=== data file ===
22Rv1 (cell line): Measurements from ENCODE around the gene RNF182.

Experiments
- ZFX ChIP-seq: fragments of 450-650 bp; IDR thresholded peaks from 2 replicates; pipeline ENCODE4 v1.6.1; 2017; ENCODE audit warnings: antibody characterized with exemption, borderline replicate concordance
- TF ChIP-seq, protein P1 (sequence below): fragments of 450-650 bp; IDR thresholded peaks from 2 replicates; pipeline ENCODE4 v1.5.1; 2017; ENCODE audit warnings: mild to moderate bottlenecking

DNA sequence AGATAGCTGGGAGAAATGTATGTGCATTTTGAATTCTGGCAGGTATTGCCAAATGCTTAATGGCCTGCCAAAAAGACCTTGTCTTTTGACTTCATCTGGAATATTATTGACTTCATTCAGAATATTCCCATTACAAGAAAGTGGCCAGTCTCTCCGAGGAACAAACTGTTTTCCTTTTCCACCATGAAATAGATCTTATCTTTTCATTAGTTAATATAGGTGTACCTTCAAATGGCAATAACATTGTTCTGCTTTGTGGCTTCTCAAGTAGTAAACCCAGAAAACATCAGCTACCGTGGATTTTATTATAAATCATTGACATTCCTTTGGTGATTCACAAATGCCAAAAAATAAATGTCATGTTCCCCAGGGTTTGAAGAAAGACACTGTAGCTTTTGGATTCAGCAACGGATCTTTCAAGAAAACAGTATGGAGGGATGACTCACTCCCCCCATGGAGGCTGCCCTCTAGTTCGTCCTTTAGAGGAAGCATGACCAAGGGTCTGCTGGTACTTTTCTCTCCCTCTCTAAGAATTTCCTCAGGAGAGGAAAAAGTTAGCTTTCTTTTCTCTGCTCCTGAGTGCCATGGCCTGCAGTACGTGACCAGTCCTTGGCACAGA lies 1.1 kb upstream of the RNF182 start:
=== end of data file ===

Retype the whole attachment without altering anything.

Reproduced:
22Rv1 (cell line): Measurements from ENCODE around the gene RNF182.

Experiments
- ZFX ChIP-seq: fragments of 450-650 bp; IDR thresholded peaks from 2 replicates; pipeline ENCODE4 v1.6.1; 2017; ENCODE audit warnings: antibody characterized with exemption, borderline replicate concordance
- TF ChIP-seq, protein P1 (sequence below): fragments of 450-650 bp; IDR thresholded peaks from 2 replicates; pipeline ENCODE4 v1.5.1; 2017; ENCODE audit warnings: mild to moderate bottlenecking

DNA sequence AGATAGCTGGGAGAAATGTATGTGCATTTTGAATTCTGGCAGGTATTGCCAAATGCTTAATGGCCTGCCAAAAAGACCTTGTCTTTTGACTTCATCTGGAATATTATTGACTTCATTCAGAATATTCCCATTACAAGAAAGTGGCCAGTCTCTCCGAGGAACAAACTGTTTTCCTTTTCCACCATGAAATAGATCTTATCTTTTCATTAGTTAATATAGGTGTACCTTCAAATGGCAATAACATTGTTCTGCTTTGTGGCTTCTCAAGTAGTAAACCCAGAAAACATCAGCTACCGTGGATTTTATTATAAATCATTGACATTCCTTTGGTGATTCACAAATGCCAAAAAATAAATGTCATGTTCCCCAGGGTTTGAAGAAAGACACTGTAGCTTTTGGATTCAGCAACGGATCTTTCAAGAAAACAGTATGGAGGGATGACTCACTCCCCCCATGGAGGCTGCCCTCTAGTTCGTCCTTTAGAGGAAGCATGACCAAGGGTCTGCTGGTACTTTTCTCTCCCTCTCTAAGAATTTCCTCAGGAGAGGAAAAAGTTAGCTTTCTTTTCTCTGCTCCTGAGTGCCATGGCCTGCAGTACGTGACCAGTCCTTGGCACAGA lies 1.1 kb upstream of the RNF182 start: